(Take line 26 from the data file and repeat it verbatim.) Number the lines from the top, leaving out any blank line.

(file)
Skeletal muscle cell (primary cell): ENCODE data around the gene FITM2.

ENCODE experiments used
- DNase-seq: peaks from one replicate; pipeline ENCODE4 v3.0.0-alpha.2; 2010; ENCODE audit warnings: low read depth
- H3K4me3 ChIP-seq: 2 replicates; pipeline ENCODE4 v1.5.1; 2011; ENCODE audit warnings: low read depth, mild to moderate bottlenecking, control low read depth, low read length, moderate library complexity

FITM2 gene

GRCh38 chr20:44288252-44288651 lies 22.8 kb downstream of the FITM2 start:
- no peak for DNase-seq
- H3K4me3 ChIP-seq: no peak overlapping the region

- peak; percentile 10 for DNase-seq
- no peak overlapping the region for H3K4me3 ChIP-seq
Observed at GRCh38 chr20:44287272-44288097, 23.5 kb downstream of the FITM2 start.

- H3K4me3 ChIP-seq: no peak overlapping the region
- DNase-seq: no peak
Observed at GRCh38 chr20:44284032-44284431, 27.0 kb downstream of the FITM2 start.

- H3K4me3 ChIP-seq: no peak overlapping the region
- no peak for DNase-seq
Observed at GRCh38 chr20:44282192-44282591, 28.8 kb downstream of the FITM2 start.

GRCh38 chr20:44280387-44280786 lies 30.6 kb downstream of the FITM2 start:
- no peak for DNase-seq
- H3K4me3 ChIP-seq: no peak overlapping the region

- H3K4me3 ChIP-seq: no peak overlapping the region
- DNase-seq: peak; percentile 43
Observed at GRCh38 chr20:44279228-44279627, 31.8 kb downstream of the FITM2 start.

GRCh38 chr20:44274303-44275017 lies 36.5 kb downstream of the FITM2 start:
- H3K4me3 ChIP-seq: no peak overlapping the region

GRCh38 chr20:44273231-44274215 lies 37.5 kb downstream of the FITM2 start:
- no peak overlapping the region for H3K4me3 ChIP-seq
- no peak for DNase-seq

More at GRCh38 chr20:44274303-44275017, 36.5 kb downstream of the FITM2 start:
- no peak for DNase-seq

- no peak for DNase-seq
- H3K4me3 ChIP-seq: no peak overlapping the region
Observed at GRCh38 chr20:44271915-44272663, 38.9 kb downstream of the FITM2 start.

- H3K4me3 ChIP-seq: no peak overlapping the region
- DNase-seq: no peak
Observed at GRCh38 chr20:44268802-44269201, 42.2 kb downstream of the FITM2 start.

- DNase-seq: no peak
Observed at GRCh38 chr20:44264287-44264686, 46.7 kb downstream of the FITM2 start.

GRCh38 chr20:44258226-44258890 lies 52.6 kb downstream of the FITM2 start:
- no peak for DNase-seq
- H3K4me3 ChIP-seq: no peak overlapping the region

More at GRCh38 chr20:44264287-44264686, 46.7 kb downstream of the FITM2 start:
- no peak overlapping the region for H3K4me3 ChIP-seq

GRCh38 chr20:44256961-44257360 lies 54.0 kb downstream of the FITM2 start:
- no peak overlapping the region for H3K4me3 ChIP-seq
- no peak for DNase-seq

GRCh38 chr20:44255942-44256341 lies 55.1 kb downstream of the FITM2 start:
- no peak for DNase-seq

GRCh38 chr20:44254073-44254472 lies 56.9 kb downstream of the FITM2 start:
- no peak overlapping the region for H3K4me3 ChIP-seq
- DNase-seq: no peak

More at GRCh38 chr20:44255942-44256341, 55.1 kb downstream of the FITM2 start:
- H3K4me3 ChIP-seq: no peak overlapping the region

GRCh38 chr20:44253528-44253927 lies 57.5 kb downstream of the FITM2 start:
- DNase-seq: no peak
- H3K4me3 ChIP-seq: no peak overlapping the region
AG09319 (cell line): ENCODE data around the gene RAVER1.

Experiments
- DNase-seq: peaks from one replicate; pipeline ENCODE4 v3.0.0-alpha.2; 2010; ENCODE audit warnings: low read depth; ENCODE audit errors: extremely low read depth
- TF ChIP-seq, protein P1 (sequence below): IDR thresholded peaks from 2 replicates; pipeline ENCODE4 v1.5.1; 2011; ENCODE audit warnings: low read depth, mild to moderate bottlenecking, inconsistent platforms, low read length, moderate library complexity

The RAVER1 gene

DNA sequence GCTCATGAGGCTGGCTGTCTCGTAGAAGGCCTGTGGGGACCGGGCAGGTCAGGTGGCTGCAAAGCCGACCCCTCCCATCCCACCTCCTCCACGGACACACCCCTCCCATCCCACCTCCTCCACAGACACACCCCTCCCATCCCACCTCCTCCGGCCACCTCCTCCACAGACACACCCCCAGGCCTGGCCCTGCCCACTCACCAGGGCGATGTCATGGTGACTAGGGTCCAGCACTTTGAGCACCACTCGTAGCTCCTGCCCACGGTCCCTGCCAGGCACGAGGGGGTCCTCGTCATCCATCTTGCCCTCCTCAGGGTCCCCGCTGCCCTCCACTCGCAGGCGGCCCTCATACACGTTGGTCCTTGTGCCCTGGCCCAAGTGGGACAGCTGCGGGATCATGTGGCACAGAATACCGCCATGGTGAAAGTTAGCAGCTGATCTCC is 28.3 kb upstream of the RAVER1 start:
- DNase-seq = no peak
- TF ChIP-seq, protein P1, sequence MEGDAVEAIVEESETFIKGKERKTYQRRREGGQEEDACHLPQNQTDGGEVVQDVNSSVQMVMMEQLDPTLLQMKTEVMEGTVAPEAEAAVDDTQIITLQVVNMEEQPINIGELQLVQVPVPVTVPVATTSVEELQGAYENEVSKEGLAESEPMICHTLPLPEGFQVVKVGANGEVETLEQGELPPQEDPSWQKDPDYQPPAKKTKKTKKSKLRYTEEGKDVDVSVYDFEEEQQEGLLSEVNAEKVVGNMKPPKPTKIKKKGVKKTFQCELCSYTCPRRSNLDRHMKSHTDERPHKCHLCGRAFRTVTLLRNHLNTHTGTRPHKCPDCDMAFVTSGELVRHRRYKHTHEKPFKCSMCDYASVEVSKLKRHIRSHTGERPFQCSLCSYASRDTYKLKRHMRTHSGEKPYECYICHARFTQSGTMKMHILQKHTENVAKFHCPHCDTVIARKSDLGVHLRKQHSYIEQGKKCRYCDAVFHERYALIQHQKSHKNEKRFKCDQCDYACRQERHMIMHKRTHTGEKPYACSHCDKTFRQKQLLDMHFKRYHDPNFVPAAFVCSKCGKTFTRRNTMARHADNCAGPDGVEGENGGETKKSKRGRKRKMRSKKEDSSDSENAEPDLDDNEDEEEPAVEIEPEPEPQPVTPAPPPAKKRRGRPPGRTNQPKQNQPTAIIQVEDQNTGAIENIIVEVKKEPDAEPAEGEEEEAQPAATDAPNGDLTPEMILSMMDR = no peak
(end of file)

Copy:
GRCh38 chr20:44273231-44274215 lies 37.5 kb downstream of the FITM2 start: